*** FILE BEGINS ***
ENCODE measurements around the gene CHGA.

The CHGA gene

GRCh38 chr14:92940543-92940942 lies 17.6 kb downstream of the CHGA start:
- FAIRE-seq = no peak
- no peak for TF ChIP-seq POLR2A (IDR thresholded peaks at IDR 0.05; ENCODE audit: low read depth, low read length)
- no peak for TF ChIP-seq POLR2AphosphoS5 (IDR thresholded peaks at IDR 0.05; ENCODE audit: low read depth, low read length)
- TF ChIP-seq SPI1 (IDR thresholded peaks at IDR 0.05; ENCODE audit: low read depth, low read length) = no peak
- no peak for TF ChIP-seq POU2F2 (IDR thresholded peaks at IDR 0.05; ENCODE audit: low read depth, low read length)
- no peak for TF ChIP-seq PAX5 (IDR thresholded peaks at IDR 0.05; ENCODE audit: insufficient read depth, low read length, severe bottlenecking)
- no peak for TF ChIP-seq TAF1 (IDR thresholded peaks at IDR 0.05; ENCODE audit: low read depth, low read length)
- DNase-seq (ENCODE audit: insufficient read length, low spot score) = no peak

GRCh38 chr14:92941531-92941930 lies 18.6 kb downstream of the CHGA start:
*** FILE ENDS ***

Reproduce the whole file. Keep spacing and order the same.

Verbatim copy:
ENCODE measurements around the gene CHGA.

The CHGA gene

GRCh38 chr14:92940543-92940942 lies 17.6 kb downstream of the CHGA start:
- FAIRE-seq = no peak
- no peak for TF ChIP-seq POLR2A (IDR thresholded peaks at IDR 0.05; ENCODE audit: low read depth, low read length)
- no peak for TF ChIP-seq POLR2AphosphoS5 (IDR thresholded peaks at IDR 0.05; ENCODE audit: low read depth, low read length)
- TF ChIP-seq SPI1 (IDR thresholded peaks at IDR 0.05; ENCODE audit: low read depth, low read length) = no peak
- no peak for TF ChIP-seq POU2F2 (IDR thresholded peaks at IDR 0.05; ENCODE audit: low read depth, low read length)
- no peak for TF ChIP-seq PAX5 (IDR thresholded peaks at IDR 0.05; ENCODE audit: insufficient read depth, low read length, severe bottlenecking)
- no peak for TF ChIP-seq TAF1 (IDR thresholded peaks at IDR 0.05; ENCODE audit: low read depth, low read length)
- DNase-seq (ENCODE audit: insufficient read length, low spot score) = no peak

GRCh38 chr14:92941531-92941930 lies 18.6 kb downstream of the CHGA start: